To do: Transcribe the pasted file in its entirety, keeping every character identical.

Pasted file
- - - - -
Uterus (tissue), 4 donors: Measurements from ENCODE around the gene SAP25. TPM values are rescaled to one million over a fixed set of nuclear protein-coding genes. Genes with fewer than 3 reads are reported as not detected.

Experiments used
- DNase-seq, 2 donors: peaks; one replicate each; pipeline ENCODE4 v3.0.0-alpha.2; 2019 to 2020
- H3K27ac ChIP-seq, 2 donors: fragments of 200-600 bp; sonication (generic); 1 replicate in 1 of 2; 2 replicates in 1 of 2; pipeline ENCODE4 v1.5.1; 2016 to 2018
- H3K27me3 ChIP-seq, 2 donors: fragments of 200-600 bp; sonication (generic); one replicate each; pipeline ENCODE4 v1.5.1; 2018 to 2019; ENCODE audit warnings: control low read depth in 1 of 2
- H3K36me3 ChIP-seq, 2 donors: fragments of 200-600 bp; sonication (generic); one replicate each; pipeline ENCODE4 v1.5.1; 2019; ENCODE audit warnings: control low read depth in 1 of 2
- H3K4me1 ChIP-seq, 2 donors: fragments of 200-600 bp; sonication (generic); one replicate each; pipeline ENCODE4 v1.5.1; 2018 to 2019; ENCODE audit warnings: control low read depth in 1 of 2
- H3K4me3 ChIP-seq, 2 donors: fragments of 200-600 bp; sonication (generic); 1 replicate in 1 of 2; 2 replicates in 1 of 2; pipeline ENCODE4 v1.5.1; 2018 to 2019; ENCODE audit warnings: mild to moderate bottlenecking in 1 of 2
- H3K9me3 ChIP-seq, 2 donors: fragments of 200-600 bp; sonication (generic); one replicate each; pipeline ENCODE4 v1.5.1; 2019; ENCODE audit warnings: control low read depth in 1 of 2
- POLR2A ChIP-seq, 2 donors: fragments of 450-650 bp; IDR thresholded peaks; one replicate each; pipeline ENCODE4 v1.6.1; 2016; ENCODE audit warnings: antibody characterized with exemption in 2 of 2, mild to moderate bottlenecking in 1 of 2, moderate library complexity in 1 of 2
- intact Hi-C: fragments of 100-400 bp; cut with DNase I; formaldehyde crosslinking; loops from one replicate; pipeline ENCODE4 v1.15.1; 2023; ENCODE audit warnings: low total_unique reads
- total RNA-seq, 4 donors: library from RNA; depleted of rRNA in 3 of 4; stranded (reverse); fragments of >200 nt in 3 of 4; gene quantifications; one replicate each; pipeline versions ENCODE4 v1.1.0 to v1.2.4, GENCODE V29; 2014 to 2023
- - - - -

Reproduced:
Uterus (tissue), 4 donors: Measurements from ENCODE around the gene SAP25. TPM values are rescaled to one million over a fixed set of nuclear protein-coding genes. Genes with fewer than 3 reads are reported as not detected.

Experiments used
- DNase-seq, 2 donors: peaks; one replicate each; pipeline ENCODE4 v3.0.0-alpha.2; 2019 to 2020
- H3K27ac ChIP-seq, 2 donors: fragments of 200-600 bp; sonication (generic); 1 replicate in 1 of 2; 2 replicates in 1 of 2; pipeline ENCODE4 v1.5.1; 2016 to 2018
- H3K27me3 ChIP-seq, 2 donors: fragments of 200-600 bp; sonication (generic); one replicate each; pipeline ENCODE4 v1.5.1; 2018 to 2019; ENCODE audit warnings: control low read depth in 1 of 2
- H3K36me3 ChIP-seq, 2 donors: fragments of 200-600 bp; sonication (generic); one replicate each; pipeline ENCODE4 v1.5.1; 2019; ENCODE audit warnings: control low read depth in 1 of 2
- H3K4me1 ChIP-seq, 2 donors: fragments of 200-600 bp; sonication (generic); one replicate each; pipeline ENCODE4 v1.5.1; 2018 to 2019; ENCODE audit warnings: control low read depth in 1 of 2
- H3K4me3 ChIP-seq, 2 donors: fragments of 200-600 bp; sonication (generic); 1 replicate in 1 of 2; 2 replicates in 1 of 2; pipeline ENCODE4 v1.5.1; 2018 to 2019; ENCODE audit warnings: mild to moderate bottlenecking in 1 of 2
- H3K9me3 ChIP-seq, 2 donors: fragments of 200-600 bp; sonication (generic); one replicate each; pipeline ENCODE4 v1.5.1; 2019; ENCODE audit warnings: control low read depth in 1 of 2
- POLR2A ChIP-seq, 2 donors: fragments of 450-650 bp; IDR thresholded peaks; one replicate each; pipeline ENCODE4 v1.6.1; 2016; ENCODE audit warnings: antibody characterized with exemption in 2 of 2, mild to moderate bottlenecking in 1 of 2, moderate library complexity in 1 of 2
- intact Hi-C: fragments of 100-400 bp; cut with DNase I; formaldehyde crosslinking; loops from one replicate; pipeline ENCODE4 v1.15.1; 2023; ENCODE audit warnings: low total_unique reads
- total RNA-seq, 4 donors: library from RNA; depleted of rRNA in 3 of 4; stranded (reverse); fragments of >200 nt in 3 of 4; gene quantifications; one replicate each; pipeline versions ENCODE4 v1.1.0 to v1.2.4, GENCODE V29; 2014 to 2023